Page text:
The Chocolate chip sea star (Protoreaster nodosus)
By Macro Lichtenberger
( click images for full size picture )
Common to both the pet fish and souvenir trade alike, the Chocolate Chip Starfish is well known among aquarists as well as to tourists and curio collectors. Despite this familiarity, this interesting and decorative species is much misunderstood. This article aims to summarize the biology and aquarium maintenance on the basis of observations of the species in nature and in captivity.
Chocolate Chip Starfish primarily inhabit sandy and muddy lagoons and seagrass beds, and are less common on the reefs themselves, preferring the back reef area. They are typically found in shallow water, at depths of 1-30 meters (3 to 100 feet); juveniles prefer even shallower water, and are most common at depths of less than 2 m (7 feet).
In their favored sea grass biotopes, Chocolate Chip Starfish can occur at densities of up to 30 specimens per 100 square meters (1100 square feet).
This species occurs widely across the tropical Indo-Pacific region. It is found along the East Africa coastline including the island of Madagascar; Sri Lanka; Indonesia; as far north as southern Japan and as far south as the tropical northern coast of Australia; it is also found around some island groups of the Southern Pacific.
Regionally it can be a very common starfish and is often collected, dried and sold as a souvenir.
The “chocolate chips” on the upper surface of Protoreaster nodosus can be rounded or pointed.
Description and distribution
The Chocolate Chip Starfish was among the first animals to achieve a formal scientific name, having been named by Linnaeus himself in 1758. It has several common names, being known primarily as the Chocolate Chip Starfish among aquarists but often as the Horned Starfish in the scientific literature and natural history books.
It is a member of the starfish family Oreasteridae, a group of starfish consisting of stout species with short, thick arms. Other members of the family are sometimes traded as aquarium specimens; these include the Red-Knobbed Starfish Protoreaster linkii and various species of Pentaceraster, sometimes called Knobby Starfish. Their aquarium care is similar to those of the Chocolate Chip Starfish, so much of what is said here applies equally to these starfish as well.
The eponymous “chocolate chips” or knobs are found only on the aboral surface, that is, the surface without the mouth. (Among echinoderm biologists, it is normal to refer to the upper and lower surfaces of the body as either the aboral or oral surface.) These knobs are believed to deter predators, perhaps by making the starfish too difficult to swallow whole; unfortunately for the Chocolate Chip Starfish, they do nothing to prevent humans from collecting them, the majority ending of these specimens ending up as dried souvenirs.
Other starfish from the family Oreastidae require similar care as the Chocolate Chip Starfish.
According to the scientific literature the central disk can reach a diameter of up to 12 cm (5 inches) and the arms a length of about 14 cm (5.5 inches). Consequently the entire starfish can reach a diameter of up to 40 cm (16 inches). These maximum sizes are rarely reached in either nature or in captivity though, most specimens getting no larger than 20-25 cm (8-10 inches) in diameter. In the Philippines, perhaps due to collecting pressure on the larger and more valuable specimens, Chocolate Chip Starfish larger than 14 cm (5.5 inches) are rare. The average diameter of adult specimens in the Philippines is about 10 cm (4 inches) and the average weight about 250 g (8.8 ounces).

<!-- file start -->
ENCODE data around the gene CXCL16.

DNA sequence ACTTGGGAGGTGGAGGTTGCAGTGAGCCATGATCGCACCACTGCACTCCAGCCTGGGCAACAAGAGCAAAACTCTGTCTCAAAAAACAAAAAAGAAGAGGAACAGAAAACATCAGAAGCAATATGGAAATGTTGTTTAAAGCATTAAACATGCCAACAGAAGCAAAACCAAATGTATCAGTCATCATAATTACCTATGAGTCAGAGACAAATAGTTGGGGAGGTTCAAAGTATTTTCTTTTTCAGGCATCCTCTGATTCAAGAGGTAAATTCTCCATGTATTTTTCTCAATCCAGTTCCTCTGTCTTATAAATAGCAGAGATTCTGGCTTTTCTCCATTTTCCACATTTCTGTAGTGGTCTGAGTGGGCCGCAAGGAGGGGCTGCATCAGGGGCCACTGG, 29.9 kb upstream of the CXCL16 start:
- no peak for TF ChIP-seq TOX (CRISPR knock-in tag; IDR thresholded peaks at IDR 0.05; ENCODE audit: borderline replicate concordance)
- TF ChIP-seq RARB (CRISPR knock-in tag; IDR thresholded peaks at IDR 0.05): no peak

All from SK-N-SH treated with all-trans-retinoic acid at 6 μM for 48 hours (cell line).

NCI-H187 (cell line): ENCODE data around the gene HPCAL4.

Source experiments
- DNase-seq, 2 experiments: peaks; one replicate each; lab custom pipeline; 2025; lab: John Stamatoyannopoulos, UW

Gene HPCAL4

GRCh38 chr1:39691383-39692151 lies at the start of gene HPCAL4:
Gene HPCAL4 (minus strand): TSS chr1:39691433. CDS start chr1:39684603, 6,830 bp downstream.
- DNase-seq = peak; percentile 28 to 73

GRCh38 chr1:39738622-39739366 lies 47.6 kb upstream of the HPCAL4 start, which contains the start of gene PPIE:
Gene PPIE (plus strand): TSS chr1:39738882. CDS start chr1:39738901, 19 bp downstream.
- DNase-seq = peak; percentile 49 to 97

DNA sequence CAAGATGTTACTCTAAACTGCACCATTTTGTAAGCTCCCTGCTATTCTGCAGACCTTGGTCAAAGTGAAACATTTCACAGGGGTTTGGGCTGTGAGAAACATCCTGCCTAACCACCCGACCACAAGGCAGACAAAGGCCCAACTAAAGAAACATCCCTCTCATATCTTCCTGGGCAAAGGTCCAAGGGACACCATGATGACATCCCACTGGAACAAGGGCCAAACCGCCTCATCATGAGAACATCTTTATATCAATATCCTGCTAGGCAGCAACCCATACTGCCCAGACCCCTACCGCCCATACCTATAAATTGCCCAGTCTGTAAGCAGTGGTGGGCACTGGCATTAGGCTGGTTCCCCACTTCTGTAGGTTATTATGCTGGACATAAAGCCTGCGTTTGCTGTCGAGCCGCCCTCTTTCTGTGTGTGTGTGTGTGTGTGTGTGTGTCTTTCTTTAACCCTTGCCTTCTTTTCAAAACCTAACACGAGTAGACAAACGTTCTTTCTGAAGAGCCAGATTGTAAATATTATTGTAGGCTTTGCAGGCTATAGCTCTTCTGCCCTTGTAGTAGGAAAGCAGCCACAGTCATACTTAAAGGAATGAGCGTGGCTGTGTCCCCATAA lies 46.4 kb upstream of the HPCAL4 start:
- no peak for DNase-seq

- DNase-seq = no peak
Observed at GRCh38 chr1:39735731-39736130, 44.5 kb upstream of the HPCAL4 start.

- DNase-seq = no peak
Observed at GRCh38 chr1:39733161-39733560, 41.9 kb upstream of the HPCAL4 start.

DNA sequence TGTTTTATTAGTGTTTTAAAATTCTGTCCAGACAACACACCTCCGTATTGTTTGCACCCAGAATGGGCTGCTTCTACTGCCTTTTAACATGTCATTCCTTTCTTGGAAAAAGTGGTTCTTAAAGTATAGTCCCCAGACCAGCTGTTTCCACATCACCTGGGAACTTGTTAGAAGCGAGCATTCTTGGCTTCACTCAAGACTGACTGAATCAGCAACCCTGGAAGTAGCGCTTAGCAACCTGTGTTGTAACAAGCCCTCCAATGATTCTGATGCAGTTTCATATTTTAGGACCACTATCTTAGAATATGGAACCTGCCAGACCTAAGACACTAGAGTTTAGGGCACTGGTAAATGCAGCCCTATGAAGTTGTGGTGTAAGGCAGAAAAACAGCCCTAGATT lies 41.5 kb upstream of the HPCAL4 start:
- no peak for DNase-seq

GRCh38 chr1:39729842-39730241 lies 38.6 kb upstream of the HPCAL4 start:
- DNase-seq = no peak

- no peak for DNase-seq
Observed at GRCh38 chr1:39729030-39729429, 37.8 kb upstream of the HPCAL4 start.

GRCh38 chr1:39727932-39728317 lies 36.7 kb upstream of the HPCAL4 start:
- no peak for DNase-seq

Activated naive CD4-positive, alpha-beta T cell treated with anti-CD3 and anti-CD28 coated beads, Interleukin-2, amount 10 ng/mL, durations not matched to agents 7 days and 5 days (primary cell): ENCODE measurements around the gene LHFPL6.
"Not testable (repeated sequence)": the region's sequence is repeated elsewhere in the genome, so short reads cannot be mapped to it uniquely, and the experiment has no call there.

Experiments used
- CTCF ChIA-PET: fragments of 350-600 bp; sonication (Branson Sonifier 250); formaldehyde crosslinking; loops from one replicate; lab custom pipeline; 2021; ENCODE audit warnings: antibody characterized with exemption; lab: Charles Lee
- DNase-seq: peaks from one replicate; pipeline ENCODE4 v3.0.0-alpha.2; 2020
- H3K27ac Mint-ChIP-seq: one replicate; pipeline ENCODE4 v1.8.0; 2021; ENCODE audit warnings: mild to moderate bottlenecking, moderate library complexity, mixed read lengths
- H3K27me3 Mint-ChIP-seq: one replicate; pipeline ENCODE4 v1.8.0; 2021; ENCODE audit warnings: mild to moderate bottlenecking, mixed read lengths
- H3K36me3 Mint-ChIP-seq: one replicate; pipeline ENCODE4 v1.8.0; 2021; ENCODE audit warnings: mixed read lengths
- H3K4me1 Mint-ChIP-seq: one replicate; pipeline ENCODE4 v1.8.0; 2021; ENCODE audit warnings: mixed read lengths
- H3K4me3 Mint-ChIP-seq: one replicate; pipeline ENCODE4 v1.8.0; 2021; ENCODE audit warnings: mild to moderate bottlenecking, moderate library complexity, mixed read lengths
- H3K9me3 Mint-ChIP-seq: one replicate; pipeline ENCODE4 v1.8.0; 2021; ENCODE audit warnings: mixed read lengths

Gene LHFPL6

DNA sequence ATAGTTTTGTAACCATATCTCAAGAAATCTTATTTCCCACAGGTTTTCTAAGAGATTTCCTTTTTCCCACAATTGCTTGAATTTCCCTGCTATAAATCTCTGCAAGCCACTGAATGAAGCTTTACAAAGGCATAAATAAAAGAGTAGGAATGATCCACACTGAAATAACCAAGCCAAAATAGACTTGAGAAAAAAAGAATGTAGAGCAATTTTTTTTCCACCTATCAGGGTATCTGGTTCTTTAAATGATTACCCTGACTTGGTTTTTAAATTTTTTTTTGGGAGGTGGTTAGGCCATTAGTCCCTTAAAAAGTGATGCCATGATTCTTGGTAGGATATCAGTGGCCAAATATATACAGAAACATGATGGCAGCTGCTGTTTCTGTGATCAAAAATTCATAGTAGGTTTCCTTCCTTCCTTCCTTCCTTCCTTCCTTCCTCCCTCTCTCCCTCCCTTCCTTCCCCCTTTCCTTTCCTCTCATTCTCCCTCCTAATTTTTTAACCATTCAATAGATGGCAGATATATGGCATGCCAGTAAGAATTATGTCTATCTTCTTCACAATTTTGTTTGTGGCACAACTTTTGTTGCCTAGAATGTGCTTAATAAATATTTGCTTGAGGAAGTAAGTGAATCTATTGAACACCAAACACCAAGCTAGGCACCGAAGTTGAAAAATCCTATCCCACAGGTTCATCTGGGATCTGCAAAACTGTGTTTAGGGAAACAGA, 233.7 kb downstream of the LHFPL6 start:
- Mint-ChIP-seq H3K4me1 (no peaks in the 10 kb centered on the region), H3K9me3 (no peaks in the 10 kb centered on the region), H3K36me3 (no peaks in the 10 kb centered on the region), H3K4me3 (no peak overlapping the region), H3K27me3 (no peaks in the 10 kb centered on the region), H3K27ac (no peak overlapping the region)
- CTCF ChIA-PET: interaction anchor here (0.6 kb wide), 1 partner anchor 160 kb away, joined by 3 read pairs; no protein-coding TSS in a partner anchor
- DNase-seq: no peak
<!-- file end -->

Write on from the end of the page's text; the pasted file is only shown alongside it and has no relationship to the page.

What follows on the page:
Chocolate Chip Starfish reach sexual maturity at a diameter of about 8 cm (3 inches); at this point they are usually 2-3 years old. Most aquarium shops sell specimens about 10 cm (4 inches) in diameter, and these are about 5 or 6 years old. The bigger specimens sold measuring 14 cm (5.5 inches) or so are estimated to be around 17 years old.
It is unclear if the large specimens (40 cm/16 inches) mentioned in the older literature are really Chocolate Chip Starfish or something else. It could be that before they were seriously targeted by fisheries, Chocolate Chip Starfish in pristine habitats with lots of food could get very large indeed. Without selection pressure favoring specimens that became sexually mature when relatively small, the average adult size might have been larger than it is today. But it is also possible that collection by humans has had little impact on Chocolate Chip Starfish populations, and the big specimens mentioned in older books and scientific papers are wrongly identified starfish of other types.
Despite their name, the colors of Chocolate Chip Starfish can be quite variable. The ground color may be white, yellow, brown, red and even bluish, while the “chips” vary in color from grey to dark brown.
The physiology of Protoreaster nodosus is similar to that of other starfish. Food and waste enter and exit the same opening, the mouth. Chocolate Chip Starfish eat by everting their orange-colored stomach out of the mouth and onto their prey. As the prey is digested, the stomach is slowly pulled back into the mouth. Because of the way they feed, it is quite easy to see what types of food they prefer, of which more will be said shortly.
Seawater is pumped into the vascular system by the madreporite, a small, wart-like structure on the aboral surface of the starfish usually located to one side of the central disk. The madreporite supplies the various canals that make up the water vascular system responsible for the movement of the mouth and tube feed. The water vascular system also works as the starfish’s circulatory system, doing many of the things that the bloodstream does in vertebrates.
If air gets trapped in the water vascular system, the starfish can find itself unable to move and eventually dies. Shallow water starfish do sometimes find themselves above the waterline in the wild, and do have the ability to close the madreporite and thereby prevent the air bubble problem. But this does assume they are not removed from the water too quickly, and aquarists should certainly avoid removing these animals from the water where possible, but if they must, they should do so slowly, exposing the arms to the air before the central disk, so that the starfish can react appropriately.